Kelo v New London

by Belle Waring on February 21, 2005

The Supreme Court will soon hear a case which could decide the limits of the power of eminent domain. The question in the case is whether the government of New London, CT can seize homeowners’ property and give it to private developers in a bid to “revitalize” the town. (Link to AP story).

Fort Trumbull is not besieged by blight, poverty or crime and New London is not building a highway or government building, and the residents’ appeal asks if “public use” allows governments to seize unblighted taxpayer property solely to encourage private development.

…New London officials say the taxes generated by redeveloping Fort Trumbull ultimately will benefit the public, and the state Supreme Court ruled that was enough to justify the condemnation.


That line of reasoning seems incredibly weak, and the potential for abuse, enormous. The Connecticut Supremes also relied on a rather dubious (and notorious) precedent:

The state Supreme Court majority in Kelo relied heavily on a 1981 Michigan Supreme Court ruling – Poletown Neighborhood Council vs. City of Detroit – which it cited as a “landmark” eminent domain case. But several months after the Connecticut Supreme Court issued its ruling in Kelo, the Michigan Supreme Court reversed its Poletown ruling. (Link to Hartford Courant article)

The Reason Foundation is assisting the plaintiffs. I think it’s obvious the Supreme Court should reverse the state Supreme Court, but I’m curious to see how the justices decide. Am I rooting for Scalia on this? Does anyone know how the justices are predicted to vote? (I seem to remember Eugene Volokh had a betting pool for Supreme Court decisions…)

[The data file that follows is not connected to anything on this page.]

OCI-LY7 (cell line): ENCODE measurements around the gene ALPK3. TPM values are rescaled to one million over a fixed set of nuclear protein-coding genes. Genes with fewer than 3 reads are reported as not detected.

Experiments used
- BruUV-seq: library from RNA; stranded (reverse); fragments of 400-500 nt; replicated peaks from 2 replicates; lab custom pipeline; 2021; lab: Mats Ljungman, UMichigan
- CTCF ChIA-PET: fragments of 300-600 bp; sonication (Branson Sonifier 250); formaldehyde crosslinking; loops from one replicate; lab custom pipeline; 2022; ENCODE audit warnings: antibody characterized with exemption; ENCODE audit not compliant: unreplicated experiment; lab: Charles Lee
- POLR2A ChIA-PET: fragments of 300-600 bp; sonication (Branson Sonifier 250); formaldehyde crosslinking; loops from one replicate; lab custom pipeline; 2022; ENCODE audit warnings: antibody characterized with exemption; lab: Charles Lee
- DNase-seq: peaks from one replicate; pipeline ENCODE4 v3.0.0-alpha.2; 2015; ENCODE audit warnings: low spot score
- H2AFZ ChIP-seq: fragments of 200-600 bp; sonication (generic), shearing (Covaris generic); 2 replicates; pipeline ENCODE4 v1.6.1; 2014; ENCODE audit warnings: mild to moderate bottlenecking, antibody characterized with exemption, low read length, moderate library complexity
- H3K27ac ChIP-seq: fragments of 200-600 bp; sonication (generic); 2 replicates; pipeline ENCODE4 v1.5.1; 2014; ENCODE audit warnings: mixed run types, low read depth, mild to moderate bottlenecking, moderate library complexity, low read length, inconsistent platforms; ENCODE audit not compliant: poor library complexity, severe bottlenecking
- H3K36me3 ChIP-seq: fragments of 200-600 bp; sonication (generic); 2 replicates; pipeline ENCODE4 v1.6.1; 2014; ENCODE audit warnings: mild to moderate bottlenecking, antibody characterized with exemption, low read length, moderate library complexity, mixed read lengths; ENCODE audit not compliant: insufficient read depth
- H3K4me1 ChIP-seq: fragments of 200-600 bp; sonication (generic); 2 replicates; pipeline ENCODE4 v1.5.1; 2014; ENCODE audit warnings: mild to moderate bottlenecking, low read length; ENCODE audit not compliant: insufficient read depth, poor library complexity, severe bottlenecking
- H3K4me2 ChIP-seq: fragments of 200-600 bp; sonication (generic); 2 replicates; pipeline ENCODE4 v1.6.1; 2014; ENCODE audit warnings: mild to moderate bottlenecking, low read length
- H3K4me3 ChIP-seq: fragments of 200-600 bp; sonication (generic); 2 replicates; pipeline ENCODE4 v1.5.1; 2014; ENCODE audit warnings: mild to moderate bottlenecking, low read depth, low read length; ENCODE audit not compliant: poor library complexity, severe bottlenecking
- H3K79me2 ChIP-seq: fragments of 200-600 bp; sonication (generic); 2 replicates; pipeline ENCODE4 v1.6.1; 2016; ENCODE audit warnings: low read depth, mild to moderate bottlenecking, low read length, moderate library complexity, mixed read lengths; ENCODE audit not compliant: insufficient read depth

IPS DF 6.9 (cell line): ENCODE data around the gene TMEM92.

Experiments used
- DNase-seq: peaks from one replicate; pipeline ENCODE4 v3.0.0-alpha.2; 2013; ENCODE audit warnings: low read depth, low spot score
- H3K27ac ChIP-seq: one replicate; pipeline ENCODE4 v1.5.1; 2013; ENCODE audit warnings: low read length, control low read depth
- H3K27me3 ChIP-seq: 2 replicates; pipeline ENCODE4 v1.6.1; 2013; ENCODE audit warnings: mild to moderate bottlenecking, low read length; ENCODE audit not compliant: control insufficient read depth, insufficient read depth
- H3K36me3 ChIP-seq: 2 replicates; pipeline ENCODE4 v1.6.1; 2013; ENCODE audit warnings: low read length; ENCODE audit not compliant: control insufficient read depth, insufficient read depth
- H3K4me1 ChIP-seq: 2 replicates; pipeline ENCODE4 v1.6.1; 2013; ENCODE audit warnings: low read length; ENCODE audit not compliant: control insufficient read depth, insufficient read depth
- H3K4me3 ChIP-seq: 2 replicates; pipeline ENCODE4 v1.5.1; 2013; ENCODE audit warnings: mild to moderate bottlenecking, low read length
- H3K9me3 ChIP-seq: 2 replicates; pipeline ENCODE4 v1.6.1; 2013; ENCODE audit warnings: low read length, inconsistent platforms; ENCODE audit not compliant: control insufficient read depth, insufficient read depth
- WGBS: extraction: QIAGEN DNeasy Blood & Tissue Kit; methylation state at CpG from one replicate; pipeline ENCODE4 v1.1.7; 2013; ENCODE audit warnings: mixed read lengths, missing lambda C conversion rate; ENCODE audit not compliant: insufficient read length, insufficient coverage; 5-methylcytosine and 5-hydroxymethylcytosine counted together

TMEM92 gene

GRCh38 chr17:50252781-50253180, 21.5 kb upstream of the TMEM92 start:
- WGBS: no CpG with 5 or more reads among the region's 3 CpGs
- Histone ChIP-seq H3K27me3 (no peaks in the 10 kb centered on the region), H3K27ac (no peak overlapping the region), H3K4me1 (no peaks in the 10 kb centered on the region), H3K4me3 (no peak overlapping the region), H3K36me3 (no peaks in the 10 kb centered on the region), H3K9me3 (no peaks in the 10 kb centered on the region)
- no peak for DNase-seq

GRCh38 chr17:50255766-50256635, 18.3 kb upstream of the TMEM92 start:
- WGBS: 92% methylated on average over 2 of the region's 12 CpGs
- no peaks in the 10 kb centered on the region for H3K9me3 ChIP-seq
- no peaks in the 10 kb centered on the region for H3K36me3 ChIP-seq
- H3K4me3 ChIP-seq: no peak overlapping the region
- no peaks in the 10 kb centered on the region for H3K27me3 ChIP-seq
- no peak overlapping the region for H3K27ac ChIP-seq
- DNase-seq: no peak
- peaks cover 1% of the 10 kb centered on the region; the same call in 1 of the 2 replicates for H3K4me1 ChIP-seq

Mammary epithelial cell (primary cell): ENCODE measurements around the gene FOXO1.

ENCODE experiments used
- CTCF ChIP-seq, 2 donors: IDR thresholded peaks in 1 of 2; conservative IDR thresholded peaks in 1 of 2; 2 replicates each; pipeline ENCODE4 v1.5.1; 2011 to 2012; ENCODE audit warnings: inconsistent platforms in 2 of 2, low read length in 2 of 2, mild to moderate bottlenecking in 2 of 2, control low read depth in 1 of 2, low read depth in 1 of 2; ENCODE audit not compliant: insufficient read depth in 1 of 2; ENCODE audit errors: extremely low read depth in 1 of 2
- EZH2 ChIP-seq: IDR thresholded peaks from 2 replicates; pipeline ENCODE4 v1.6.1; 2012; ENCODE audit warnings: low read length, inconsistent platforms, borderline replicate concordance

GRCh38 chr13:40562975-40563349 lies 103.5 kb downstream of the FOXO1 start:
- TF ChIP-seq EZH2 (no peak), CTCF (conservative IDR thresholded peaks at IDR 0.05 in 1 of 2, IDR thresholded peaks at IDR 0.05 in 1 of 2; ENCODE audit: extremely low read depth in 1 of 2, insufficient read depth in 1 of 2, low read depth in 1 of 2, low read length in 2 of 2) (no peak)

{ 43 comments }

1

Chris Bertram 02.21.05 at 8:23 am

The first fragment of text that made it past my retina to my brain was

bq. CT can seize homeowners’ property

2

belle waring 02.21.05 at 8:56 am

oh, yeah, well, we totally can. that’s not even in dispute.

3

cac 02.21.05 at 9:04 am

Yeah I was a bit taken back by that phrase, having assumed that protection of private property was high up there on the list in the US. I assume this is with compensation?

4

Dave m 02.21.05 at 9:26 am

cac- yes, this is with “just compensation,” as required by the fifth amendment.

This case looks like an abuse of power by New London, but that isn’t enough to have its actions declared unconstitutional – the Supreme Court would have to, for the first time ever, rule that “public use” was something the Court had the authority to define. That’s not something I’m necessarily comfortable with the Courts doing, and all those conservatives who normally decry “judicial activism” should stand firm on their convictions.

Unfortunately, they won’t. This case is part of a much larger assault on the idea of the public sphere and the public good. Once they establish that it’s right for the courts to interpret “public use,” they will attempt to limit it further and further, hoping to eventually invalidate everything from easements and right-of-ways to environmental regulations.

The people of New London should change their mayor.

5

chris 02.21.05 at 9:53 am

Dave M. — the Court has long asserted authority to interpret the “public use” provision. It’s just been very deferential in doing so.

See, e.g., City of Cincinnati v. Vester, 281 U.S. 439, 446 (1930): “It is well established that, in considering the application of the Fourteenth Amendment to cases of expropriation of private property, the question what is a public use is a judicial one. In deciding such a question, the Court has appropriate regard to the diversity of local conditions and considers with great respect legislative declarations and in particular the judgments of state courts as to the uses considered to be public in the light of local exigencies. But the question remains a judicial one which this Court must decide in performing its duty of enforcing the provisions of the Federal Constitution.”